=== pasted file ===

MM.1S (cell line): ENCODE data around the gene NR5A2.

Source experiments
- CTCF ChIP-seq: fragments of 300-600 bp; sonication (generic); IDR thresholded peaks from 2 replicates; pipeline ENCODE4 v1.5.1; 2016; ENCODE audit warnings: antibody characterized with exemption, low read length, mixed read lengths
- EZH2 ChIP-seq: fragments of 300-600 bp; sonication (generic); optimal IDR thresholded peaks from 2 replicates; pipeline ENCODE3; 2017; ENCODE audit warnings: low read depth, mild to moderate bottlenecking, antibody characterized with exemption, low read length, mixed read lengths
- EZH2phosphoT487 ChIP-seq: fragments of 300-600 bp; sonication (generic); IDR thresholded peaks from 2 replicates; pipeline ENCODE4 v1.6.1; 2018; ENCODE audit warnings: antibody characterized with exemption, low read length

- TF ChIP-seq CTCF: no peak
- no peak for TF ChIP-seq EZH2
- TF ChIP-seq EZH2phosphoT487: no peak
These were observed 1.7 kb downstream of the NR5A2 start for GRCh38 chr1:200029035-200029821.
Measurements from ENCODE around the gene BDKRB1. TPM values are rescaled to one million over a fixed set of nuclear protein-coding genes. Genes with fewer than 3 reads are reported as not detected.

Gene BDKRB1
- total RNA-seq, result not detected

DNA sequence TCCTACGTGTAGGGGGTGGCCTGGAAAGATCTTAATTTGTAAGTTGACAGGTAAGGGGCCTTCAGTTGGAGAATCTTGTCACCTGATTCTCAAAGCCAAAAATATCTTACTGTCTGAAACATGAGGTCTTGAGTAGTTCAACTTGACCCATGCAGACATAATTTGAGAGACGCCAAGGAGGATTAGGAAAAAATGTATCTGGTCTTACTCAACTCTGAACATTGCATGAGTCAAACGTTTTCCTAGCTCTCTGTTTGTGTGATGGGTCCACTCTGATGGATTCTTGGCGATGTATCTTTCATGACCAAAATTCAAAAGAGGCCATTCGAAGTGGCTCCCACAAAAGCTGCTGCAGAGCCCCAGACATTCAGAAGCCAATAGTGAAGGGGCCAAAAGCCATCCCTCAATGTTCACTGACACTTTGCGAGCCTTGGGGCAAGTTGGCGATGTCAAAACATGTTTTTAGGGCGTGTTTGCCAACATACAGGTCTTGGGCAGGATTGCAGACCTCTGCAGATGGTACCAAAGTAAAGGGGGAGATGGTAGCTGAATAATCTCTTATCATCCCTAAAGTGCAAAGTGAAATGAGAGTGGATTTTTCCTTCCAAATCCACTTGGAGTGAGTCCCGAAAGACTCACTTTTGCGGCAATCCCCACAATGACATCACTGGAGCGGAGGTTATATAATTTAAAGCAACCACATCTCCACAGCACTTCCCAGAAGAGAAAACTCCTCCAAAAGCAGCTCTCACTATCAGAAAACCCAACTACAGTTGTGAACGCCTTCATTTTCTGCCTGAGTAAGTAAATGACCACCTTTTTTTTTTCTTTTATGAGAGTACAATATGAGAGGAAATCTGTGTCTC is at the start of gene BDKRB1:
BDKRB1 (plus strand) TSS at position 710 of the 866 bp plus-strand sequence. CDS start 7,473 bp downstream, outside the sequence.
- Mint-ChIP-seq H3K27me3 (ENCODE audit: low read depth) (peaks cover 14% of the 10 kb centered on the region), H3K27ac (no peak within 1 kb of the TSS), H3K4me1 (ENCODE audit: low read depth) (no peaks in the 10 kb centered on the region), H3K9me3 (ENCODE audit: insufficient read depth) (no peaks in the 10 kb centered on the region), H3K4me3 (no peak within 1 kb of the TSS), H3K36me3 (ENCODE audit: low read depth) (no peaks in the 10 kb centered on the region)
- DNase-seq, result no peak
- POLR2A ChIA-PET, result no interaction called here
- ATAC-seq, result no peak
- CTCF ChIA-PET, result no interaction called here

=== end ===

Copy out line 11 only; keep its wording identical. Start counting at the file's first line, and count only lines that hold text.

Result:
Gene BDKRB1